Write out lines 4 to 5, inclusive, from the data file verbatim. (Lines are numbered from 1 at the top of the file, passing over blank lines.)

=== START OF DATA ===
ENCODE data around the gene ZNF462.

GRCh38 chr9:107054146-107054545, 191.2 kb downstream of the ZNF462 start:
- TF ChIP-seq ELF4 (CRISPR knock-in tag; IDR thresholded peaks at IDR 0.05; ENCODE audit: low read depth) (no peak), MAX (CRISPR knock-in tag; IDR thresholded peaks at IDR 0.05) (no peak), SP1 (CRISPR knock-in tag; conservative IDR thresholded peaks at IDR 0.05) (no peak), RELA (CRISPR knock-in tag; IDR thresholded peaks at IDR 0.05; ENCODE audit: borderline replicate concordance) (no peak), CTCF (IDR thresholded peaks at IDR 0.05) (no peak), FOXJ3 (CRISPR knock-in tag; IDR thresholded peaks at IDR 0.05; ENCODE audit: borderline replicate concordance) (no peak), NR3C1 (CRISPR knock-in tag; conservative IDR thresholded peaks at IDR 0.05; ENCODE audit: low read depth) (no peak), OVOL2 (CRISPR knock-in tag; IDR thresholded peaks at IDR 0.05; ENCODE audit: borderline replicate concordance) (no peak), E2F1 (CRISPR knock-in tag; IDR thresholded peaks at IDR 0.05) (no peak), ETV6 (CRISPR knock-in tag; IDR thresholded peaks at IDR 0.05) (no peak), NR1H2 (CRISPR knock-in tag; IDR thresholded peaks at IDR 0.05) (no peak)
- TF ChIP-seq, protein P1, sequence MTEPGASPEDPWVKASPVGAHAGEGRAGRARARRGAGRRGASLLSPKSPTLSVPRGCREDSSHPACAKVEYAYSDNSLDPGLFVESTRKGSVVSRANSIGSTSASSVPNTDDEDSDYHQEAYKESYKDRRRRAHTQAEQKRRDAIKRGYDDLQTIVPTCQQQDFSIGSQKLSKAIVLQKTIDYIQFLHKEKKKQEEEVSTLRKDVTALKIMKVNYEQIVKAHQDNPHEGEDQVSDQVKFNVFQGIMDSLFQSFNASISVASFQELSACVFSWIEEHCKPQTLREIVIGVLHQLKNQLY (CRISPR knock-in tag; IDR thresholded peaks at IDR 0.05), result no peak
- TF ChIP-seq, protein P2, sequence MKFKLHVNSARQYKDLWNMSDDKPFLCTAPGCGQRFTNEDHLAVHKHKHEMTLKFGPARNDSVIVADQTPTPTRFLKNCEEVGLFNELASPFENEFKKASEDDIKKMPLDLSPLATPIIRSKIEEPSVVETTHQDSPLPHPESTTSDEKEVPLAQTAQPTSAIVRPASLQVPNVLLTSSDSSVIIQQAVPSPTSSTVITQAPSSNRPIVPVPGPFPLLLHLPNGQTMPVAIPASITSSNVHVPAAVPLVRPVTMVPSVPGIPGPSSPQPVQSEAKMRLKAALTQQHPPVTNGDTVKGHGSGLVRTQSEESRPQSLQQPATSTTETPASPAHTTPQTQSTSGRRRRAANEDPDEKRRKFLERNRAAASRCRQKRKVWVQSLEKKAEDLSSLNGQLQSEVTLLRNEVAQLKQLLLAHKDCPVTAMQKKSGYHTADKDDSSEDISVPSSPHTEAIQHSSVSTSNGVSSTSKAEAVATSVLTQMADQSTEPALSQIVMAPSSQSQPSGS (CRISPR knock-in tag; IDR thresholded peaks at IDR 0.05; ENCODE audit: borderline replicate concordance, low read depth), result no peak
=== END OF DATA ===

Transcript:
- TF ChIP-seq, protein P1, sequence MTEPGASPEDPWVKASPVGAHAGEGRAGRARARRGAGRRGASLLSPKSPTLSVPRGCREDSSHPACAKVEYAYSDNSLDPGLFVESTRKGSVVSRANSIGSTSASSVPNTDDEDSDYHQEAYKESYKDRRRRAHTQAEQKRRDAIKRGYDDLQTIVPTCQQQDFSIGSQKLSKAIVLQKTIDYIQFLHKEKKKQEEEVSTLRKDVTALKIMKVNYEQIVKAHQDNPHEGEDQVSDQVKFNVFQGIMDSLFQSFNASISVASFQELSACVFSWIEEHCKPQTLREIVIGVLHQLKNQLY (CRISPR knock-in tag; IDR thresholded peaks at IDR 0.05), result no peak
- TF ChIP-seq, protein P2, sequence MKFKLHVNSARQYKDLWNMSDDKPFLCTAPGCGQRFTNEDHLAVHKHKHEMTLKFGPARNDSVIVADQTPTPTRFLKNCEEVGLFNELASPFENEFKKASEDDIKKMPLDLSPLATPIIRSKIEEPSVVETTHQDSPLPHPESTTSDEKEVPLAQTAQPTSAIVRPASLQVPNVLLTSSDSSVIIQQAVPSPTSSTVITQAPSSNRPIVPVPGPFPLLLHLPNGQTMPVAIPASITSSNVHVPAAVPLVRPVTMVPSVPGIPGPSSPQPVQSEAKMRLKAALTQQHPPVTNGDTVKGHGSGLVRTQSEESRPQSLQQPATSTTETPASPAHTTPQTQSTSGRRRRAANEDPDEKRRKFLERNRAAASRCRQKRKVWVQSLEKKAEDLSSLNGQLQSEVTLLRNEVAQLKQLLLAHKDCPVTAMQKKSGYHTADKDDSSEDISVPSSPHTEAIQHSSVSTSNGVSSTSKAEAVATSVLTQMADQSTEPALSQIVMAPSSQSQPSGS (CRISPR knock-in tag; IDR thresholded peaks at IDR 0.05; ENCODE audit: borderline replicate concordance, low read depth), result no peak